This page is a text version of the Beckoning Hills History Book. This is the story of the Turtle Mountain Area of Manitoba. You can get a PDF copy of the book on our full version page. The PDF copy is an exact page by page representation of the original book. This text version has been reformated for the web and contains text recognition mistakes. These mistakes do not appear in the full version. The full version also includes each image in the original book.

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also kingbirds, cowbirds (a grey bird that took its name from the habit of riding on the backs of the cows), barn swallows and swal­ lows that built nests under the eaves of the houses were common. Plovers, snipes and crows were also among the birds I can remember.

My scattered memories are almost done. So much more could be written. Sometimes I say my memories are like a photo-film which has been doubly exposed, for many times as I watch the tremendous advance of invention and science, pictures of the days of then and now superimpose upon the things I see in these later days. One is not wise to regret progress but perhaps we who lived those early days may sometimes wonder if we are happier NOW than we were THEN, when homes had to be closely knit to exist 'at all.

The sagas of pioneer life, rugged as it was, difficult as those times were, are heroic tales, and this generation should not be allowed to forget or grow heedless of the sacrifices made by the fathers and mothers of the great west trails to give today's advan­ tages and security.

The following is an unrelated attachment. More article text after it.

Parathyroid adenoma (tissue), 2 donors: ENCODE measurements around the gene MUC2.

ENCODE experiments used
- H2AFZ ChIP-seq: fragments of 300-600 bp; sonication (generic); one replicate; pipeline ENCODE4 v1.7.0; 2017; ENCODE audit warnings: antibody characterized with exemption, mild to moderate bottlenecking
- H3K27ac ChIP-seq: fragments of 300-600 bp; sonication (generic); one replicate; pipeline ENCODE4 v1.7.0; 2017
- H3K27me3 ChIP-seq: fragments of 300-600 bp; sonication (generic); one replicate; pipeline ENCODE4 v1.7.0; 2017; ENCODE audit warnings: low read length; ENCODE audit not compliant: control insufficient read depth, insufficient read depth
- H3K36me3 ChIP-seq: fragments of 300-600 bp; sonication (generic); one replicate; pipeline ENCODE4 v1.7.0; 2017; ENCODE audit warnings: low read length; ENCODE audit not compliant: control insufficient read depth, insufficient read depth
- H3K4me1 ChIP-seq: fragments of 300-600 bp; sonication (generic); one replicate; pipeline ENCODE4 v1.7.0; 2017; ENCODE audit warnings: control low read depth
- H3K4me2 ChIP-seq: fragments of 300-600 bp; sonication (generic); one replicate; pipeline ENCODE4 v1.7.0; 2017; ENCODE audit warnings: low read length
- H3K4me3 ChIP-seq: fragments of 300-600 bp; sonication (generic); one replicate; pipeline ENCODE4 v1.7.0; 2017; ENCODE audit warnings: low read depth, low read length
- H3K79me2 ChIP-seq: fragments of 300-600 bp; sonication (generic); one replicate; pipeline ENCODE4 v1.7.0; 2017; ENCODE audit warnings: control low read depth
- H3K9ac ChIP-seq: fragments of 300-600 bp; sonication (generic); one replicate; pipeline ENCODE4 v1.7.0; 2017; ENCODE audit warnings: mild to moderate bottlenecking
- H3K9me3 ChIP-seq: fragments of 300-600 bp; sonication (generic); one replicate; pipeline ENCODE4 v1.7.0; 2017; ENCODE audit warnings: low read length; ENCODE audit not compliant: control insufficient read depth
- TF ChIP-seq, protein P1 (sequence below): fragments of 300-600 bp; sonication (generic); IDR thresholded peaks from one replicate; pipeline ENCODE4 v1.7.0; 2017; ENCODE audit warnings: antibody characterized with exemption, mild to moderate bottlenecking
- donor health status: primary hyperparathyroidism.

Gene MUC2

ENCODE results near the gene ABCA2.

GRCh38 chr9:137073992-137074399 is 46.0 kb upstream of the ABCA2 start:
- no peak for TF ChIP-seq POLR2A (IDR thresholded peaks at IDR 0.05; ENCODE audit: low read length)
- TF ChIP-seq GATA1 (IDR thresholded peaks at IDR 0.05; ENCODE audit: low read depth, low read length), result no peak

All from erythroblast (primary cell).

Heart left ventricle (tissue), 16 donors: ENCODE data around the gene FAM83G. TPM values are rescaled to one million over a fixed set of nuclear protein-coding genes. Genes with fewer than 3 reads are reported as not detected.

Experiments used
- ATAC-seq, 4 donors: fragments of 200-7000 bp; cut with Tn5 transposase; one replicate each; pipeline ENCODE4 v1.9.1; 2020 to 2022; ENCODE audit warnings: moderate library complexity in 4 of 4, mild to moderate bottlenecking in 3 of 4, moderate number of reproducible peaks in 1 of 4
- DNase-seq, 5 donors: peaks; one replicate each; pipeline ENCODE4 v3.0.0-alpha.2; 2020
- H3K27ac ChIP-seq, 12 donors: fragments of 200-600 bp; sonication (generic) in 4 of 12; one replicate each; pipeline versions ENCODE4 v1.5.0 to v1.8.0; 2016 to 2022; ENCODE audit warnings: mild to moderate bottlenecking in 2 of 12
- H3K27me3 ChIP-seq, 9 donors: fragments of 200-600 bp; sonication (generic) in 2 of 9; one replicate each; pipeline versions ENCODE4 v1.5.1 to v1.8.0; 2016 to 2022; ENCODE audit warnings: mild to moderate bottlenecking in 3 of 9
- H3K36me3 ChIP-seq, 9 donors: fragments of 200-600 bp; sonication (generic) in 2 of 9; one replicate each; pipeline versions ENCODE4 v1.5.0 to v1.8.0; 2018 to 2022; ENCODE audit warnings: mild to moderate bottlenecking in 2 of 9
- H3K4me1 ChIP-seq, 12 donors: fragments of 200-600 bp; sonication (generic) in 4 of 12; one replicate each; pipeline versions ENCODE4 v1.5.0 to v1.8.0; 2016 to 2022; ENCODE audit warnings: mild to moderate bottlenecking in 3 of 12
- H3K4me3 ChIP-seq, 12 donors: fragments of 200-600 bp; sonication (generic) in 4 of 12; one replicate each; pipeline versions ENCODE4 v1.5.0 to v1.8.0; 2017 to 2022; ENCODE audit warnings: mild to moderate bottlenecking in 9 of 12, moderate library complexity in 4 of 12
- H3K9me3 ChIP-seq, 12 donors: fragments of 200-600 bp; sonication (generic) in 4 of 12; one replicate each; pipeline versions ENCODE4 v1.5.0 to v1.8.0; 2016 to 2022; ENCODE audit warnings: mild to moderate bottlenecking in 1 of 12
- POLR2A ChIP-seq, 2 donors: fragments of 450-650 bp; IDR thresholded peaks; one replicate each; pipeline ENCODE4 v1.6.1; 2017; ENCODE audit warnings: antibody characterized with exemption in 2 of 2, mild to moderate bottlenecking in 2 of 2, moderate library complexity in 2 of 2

I would like to end my story with the words of a song I wrote some years ago, which were set to music by a Montreal musician and sung over the nationwide radio by the Vancouver "Balladeer."


By Georgia May Cook

When the wander-lust assailed him, and he said he had to go, That man of yours you wedded long ago;

But when the Great West Trails allured him and the East seemed

old and slow,

He never dreamed the heartache that you bore.

You never shed a tear-drop, not at least where he could see, You never let your fears his hopes assail,

But you packed up all and followed, for you loved him so, you see, You Mothers of the Great West Trail.

Chorus: Mothers of the Great West Trail,

Mothers of the Great West Trail,

Though leaving home and kindred far behind, you smiled . . . and came,

You Mothers of the Great West Trail. Mothers of the Great West Trail.

Through the long, long weary winters, through the summer's

blazing heat,

His cabin was his palace with you there,

His children played around you and your joy seemed all complete, For you told to GOD alone Your fear and care.

But the man you loved so truly only saw your cheery smile,